All of these micro-decisions are driven mainly by unconscious emotional reactions, which make us waste time and have a disproportionate impact on what will happen during the rest of the day.
Levy believes we need to take charge of our online lives. Once we decide to pay attention to the way we work and the choices we make when we are online, we are in a better position to act more efficiently. It is very easy to lose track of our priorities, because there are so many things ready to grab our attention. The best strategy to cope with so many tempting distractions is to be mindful so that we focus on what is important to us.
One major belief that prevents us from being mindful while we are online is that multitasking can help us achieve more in less time. Many educators argue that multitasking is a useful skill, particularly when it comes to modern technology.
However, there is a misconception regarding multitasking. We understand that multitasking means performing several tasks at the same time, but we commonly use it to mean we are switching between several tasks. The root of the problem is why we switch tasks. It can be hard not to look at a new message, or not to check who is calling our phone. The truth is that our thoughts, feelings and emotions often lead us to switch tasks unconsciously.
According to Eyal Ophir, who conducted a study on multitasking when he was a researcher at Stanford University, people who are heavy multitaskers may — in the long run — be training themselves not to focus.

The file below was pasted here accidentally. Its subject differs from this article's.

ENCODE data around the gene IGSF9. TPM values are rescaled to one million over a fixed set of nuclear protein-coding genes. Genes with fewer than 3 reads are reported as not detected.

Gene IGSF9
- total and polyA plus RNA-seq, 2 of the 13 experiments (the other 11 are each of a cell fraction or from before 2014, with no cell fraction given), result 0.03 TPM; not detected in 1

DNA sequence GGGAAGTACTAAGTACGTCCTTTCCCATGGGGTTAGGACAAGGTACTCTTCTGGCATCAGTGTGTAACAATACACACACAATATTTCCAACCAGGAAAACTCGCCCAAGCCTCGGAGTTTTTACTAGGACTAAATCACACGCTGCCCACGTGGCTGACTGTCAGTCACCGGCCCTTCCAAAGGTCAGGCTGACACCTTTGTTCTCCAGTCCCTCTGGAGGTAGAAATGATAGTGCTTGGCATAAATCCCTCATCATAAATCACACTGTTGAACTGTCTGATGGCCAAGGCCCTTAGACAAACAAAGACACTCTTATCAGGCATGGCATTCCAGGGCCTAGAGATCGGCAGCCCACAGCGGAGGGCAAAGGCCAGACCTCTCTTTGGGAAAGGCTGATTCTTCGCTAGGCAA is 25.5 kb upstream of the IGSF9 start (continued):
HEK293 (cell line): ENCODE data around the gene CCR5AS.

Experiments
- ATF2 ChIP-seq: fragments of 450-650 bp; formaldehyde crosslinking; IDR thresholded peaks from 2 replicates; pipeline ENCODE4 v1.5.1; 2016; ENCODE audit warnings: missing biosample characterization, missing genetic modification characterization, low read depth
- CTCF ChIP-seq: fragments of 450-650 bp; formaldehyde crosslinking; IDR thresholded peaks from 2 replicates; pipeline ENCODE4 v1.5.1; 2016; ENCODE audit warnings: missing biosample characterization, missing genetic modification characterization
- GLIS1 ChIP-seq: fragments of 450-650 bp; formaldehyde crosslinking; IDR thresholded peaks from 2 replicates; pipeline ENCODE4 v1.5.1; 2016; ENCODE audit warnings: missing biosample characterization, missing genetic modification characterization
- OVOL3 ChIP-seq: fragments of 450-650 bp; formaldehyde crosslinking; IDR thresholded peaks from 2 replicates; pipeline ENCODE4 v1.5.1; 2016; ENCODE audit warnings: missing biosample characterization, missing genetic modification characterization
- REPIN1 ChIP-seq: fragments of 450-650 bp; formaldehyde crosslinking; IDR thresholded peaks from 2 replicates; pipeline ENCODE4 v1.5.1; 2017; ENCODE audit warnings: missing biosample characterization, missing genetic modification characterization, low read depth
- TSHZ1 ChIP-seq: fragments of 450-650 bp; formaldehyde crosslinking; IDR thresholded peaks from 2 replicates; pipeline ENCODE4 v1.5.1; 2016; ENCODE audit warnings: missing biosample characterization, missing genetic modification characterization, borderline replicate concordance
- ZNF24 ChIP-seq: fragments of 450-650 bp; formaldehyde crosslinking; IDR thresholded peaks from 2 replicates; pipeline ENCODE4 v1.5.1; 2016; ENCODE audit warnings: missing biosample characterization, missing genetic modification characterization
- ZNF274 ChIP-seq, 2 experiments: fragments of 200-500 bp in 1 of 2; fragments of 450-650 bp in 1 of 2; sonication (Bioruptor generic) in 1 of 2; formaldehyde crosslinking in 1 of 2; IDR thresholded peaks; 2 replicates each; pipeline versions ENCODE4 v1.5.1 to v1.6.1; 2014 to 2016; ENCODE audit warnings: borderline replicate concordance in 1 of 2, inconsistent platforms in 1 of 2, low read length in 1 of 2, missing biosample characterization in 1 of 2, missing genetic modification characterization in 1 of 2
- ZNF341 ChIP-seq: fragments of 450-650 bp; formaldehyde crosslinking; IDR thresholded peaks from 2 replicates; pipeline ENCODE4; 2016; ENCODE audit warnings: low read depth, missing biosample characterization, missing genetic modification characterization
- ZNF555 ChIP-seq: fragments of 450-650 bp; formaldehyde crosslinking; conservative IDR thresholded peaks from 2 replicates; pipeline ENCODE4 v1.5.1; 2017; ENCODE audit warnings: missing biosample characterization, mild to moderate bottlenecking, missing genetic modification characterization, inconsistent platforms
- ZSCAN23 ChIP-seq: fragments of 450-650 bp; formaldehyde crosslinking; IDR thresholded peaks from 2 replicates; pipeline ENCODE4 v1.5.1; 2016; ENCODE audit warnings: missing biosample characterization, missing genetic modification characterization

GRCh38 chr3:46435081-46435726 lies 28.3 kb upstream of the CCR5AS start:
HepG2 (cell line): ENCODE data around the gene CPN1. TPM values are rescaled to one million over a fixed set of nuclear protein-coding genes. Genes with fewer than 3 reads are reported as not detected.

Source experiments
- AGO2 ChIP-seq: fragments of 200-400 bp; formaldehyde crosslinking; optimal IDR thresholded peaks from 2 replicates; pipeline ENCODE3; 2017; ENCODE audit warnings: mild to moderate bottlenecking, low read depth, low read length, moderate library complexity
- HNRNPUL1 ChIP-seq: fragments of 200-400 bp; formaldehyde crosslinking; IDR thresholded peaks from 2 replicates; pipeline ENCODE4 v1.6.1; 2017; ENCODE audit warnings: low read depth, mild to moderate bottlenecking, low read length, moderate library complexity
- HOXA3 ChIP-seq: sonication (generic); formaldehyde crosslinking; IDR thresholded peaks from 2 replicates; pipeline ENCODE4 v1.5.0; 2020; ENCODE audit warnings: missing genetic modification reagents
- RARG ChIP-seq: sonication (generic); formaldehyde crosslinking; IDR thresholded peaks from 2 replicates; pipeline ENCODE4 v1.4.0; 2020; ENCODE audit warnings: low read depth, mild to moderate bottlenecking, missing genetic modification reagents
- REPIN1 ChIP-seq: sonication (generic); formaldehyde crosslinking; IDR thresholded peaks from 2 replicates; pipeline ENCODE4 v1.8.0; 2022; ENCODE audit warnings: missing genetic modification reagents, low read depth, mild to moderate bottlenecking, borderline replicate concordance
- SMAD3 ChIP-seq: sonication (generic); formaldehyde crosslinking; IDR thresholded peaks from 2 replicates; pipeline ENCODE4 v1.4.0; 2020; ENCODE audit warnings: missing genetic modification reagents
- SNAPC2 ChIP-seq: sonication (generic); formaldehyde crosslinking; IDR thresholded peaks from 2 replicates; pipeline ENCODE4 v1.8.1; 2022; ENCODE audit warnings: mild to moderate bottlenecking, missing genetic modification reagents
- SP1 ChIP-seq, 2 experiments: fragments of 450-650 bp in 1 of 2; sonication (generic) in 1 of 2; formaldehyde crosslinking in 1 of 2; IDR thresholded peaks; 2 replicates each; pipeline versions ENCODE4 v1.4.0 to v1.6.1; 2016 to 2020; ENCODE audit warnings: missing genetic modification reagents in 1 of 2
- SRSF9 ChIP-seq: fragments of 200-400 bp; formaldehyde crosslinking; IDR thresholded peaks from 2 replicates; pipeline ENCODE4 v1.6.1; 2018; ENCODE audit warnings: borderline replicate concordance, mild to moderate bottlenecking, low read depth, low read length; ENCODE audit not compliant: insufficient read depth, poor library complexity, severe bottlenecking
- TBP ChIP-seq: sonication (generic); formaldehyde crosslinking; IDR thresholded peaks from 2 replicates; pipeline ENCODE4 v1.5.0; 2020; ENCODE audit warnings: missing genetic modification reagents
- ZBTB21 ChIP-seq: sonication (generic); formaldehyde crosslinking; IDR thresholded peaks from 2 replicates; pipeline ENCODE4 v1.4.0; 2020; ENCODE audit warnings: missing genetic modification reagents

“You teach yourself that something more exciting might be just around the corner, behind that notification, or the app on your mobile phone, or the e-mail you haven’t checked,” he said.
In other words, people who are constantly multitasking have different priorities. They are willing to give up the advantages of focus so they do not miss an unexpected but rewarding surprise.
Levy believes that it is possible to multitask in a calmer and more focused way. Whether we are online or not, our lives are a succession of moments determined by the choices we make. All we need is to make skillful choices and stay focused or shift our attention as necessary.
“I sense that we as a culture may be preparing to enter into a broader and deeper conversation about the place of all things digital in our lives,” says Levy. He worries about the effects of distraction, mindless acceleration and the loss of attentional acuity, but does not think that the internet is the cause.
In “Mindful Tech,” Levy encourages the reader to nurture habits of mind and body that can help us make good use of new technologies.